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Quantifying Losses in Power Systems Using Different Types of FACTS Controllers



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This thesis discusses the placement of conventional power flow controllers (namely the Fixed series capacitor (FSC), Phase Angle Regulating Transformer (PAR)) and Flexible AC Transmission System (FACTS) devices (namely the Thyristor Controlled Series Capacitor (TCSC), the Static Synchronous Series Compensator (SSSC), the Unified Power Flow Controllers (UPFC) and the Sen Transformer (ST)) in bulk power systems to minimize transmission losses in the entire system. This firstly resolves line overloading and improves the overall voltage profile of the entire system. Secondly the transmission losses are minimized and also help in reducing the generation, which results in additional dollar savings in terms of the fuel costs. The sizes of the FACTS devices used were small in order to keep the initial installation costs low for the utility. The reduced FACTS device ratings are mentioned as a benefit, but not included in the overall loss minimization calculations. Various types of FACTS devices were modeled and placed in the power system, and the economic benefits were discussed and compared for different power flow conditions. The FSC, PAR, and TCSC are the FACTS Devices commonly used in the electric utility industry. In addition to the previous devices, the SSSC and UPFC were also modeled in the popular PSS/E and PSAT software's. The Sen Transformer was modeled using an electromagnetic transient simulation program (PSCAD/EMTDC). A line stability index was used to find the optimum location for placing the FACTS device. This thesis also provides a quantified value for the overall losses with the different FACTS devices, which is not available in the previous research literature. The Sen Transformer is a new type of a FACTS device that was developed by a former Westinghouse engineer, Dr. Kalyan Sen in 2003. It is based on the same operating principle as a UPFC (i.e. provides independent active and reactive power control) but uses the proven transformer technology instead. The benefit of the SEN transformer is that it would cost approximately only 30% of the UPFC cost. This thesis studies the Sen Transformer for loss minimization. Since the Sen technology uses a mature transformer technology, its maintenance costs are going to be less and therefore the utilities would be more comfortable using such a device instead of UPFC. A 12 bus test system proposed by FACTS modeling working group was used for validating and testing the FACTS devices in this thesis. This test system is a composite model of Manitoba Hydro, North Dakota, Minnesota, and Chicago area subsystems. This test platform manifests number of operating problems, which the electric utilities typically face. This system has been used for congestion management, voltage support and stability improvement studies with the FACTS devices. The results show that compensating a short transmission line in this system is more effective in minimizing the overall losses and improving the voltage profile compared to a typical approach of compensating long lines. The results also show that the UPFC and Sen Transformer are the most effective in minimizing the overall losses with the Sen Transformer being the most cost effective solution.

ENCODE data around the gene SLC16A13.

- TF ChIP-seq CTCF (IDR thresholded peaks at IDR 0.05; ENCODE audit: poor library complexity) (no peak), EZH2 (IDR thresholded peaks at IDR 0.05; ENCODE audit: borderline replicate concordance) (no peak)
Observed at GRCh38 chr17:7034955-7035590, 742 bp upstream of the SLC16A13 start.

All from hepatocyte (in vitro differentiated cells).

Loss Minimization, FACTS



Master of Science (M.Sc.)


Electrical and Computer Engineering


Electrical Engineering


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